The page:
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f I A NT N U I a J a ,b' UNI *



ei[^ JO



THE



Virginia Tourist.

SKETCHES OF THE
SPRINGS AND MOUNTAINS OF VIRGINIA:



CONTAINING

AN EXPOSITION OF FIELDS FOR THE TOURIST IN VIRGINIA; NATURAL

BEAUTIES AND WONDERS OF THE STATE; ALSO ACCOUNTS OF

ITS MINERAL SPRINGS; AND A MEDICAL GUIDE TO

THE USE OF THE WATERS, ETC., ETC.



BY

EDWARD A. POLLARD,

Author of " The Black Diamonds," " The Lost Cause," etc. etc.



ILLUSTRA TED BY ENGRA VINGS FROM ACTUAL SKETCHES.



y

PHILADELPHIA

J. B. LIPPINCOTT & CO.

1870.



Entered according to Act of Congress, in the year 1870, by

J. B. LIPPINCOTT & CO.,

In the Clerk's Office of the District Court of the United States for the Eastern
District of Pennsylvania.



.?^^



Lippincott's Press,

PHILADELPHIA.



ANNOUNCEMENT.




HE Author comes before the public, this time,
humbly bearing what may be described to many
readers in America as the discoveries or revela-
;ions of a New World !

So little known, even among his own countrymen, is
Iransmontane Virginia; not now referring to its unde-
veloped industrial resources, but to its unappreciated
wealth of natural scenery, its unknown rivers and its
unexplored mountains ; the beauties and wonders which
designate this region as the richest field, the most abun-
dant area of adventure and discovery, yet remaining for
the American Tourist; and, added to these gifts, the
curious and magnificent dowry that Nature has bestowed
in the distribution here of Mineral Springs unequaled in
the world.

It is believed that the many interests contained in this
work will embrace many classes of readers. In brief, it
is designed to be a Traveller's or Tourist's Guide, a
Medical Guide, a Sketch Book and an Artist's Portfolio
of the Great Mountain Belt of Virginia; a region in which
is displayed a Scenery that, positively, when known, will

3



4 ANNOUNCEMENT.

admit no rivals on this continent, and in which is provided
the additional and illimitable attraction of the great Sani'
tarium of America.

The author has told the unaffected story of a real tour,
but he has attempted something more than a slight or a
temporary work. He has designed, not without some
pride in the undertaking, a great patriotic contribution to
the State of Virginia, developing a source of prosperity
as fruitful and real as that of her fields and mines ; and
he has aimed to lay a worthy literary offering on those
high altars of worship which he has found in some of the
grandest scenes of Nature.

Among the few persons he has to thank for any favors
the author would testify here his gratitude to his artist
friend, Warren C. White, Esq., whose assistance in sketch-
ing some of the scenes of the work not only deserves
acknowledgment, but whose affectionate companionship
on the journey is remembered in another sense and with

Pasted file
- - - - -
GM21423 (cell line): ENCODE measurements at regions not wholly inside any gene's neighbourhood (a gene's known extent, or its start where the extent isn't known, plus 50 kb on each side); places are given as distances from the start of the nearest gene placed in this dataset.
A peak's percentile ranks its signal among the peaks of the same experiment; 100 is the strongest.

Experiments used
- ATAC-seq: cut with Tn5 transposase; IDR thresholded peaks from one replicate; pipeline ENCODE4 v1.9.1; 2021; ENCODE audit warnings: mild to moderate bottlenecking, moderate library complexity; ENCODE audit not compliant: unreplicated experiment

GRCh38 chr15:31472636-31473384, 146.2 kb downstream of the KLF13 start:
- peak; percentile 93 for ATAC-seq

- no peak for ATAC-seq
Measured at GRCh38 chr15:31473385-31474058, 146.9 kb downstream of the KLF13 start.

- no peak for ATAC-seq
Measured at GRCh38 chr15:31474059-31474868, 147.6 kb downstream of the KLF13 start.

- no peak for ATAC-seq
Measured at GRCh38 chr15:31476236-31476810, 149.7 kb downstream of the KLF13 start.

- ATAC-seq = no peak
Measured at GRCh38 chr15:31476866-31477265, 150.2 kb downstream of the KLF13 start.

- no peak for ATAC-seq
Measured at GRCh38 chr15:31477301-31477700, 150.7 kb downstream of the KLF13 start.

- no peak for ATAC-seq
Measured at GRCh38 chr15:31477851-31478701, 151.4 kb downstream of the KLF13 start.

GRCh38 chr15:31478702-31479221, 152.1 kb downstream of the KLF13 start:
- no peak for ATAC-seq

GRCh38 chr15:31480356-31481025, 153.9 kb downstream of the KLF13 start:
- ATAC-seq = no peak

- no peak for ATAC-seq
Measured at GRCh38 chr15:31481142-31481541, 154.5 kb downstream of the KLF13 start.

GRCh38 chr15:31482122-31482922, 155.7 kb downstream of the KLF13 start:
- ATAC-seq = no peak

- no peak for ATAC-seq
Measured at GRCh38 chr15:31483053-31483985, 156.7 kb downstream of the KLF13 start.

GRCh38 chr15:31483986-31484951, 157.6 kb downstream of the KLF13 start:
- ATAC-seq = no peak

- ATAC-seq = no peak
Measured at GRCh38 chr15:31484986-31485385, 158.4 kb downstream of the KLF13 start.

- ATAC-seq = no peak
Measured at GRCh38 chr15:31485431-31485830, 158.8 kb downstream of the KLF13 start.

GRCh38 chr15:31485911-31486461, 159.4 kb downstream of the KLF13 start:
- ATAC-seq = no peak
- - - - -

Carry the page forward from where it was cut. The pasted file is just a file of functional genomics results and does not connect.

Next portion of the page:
a tenderer gratitude.

The author has but little else to be thankful for in the
way of encouragement of his work. However, he is ac-
customed to submit his writings on their merit alone ; and
he is proud to say that, however the envy of criticism may
have interposed and expostulated, the favors of the reading
public have never yet failed to give him signal rewards.

Edward A. Pollard.
Home in Virginia.



CONTENTS.



CHAPTER I.

INTRODUCTORY.

PAGE

Neglect of the Natural Scenery of Virginia — A Glance over its
Beauties and Wonders — The Natural Structure of
Virginia — Design of our Work — " Old " Virginia — Natural
Divisions of the State — Piedmont Virginia — The Valley of
Virginia — Husbandmen of the Valley — South-west Virginia
— Picture Galleries constituted by the Mountains — Three
Notable Pictures — Virginia as a Recent Discovery — THE
Springs Region of Virginia — The Sanitarium of
America — The Boundaries of this Region — Its Relation
to the Mississippi Valley — Hotel Accommodations at the
Springs — Their Defects — Investments in Springs' Property —
Guide to the Virginia Tourist — The Angle which
measures the Springs Region — How it may be Traversed —
Stage Routes over the Mountains — Table of Routes in
and about the Springs Region—A Topographical Coup
d^ (Kil oi 2l Tour in Virginia 13

CHAPTER II.

LYNCHBURG AND ITS SURROUNDINGS.

Lynchburg recommended as a Starting-point of a Tour in Vir-
ginia — Superior Attractions of South-west Virginia for the
Tourist — Obscurities of this Part of the State — Description
of "the Hill City " — Mountain Scenery around Lynchburg —
A Royal Peculiarity of the Blue Ridge — Ancient Memories
of Lynchburg — The James River and Kanawha Canal —
1* 5



6 CONTENTS,

PAGE

George "Washington's Vision — The Great Water Line
OF Virginia — A Vision of Romance as well as of Empire —
The Boast of New River — An Heraldic Ensign for " New "
Virginia 37

CHAPTER III.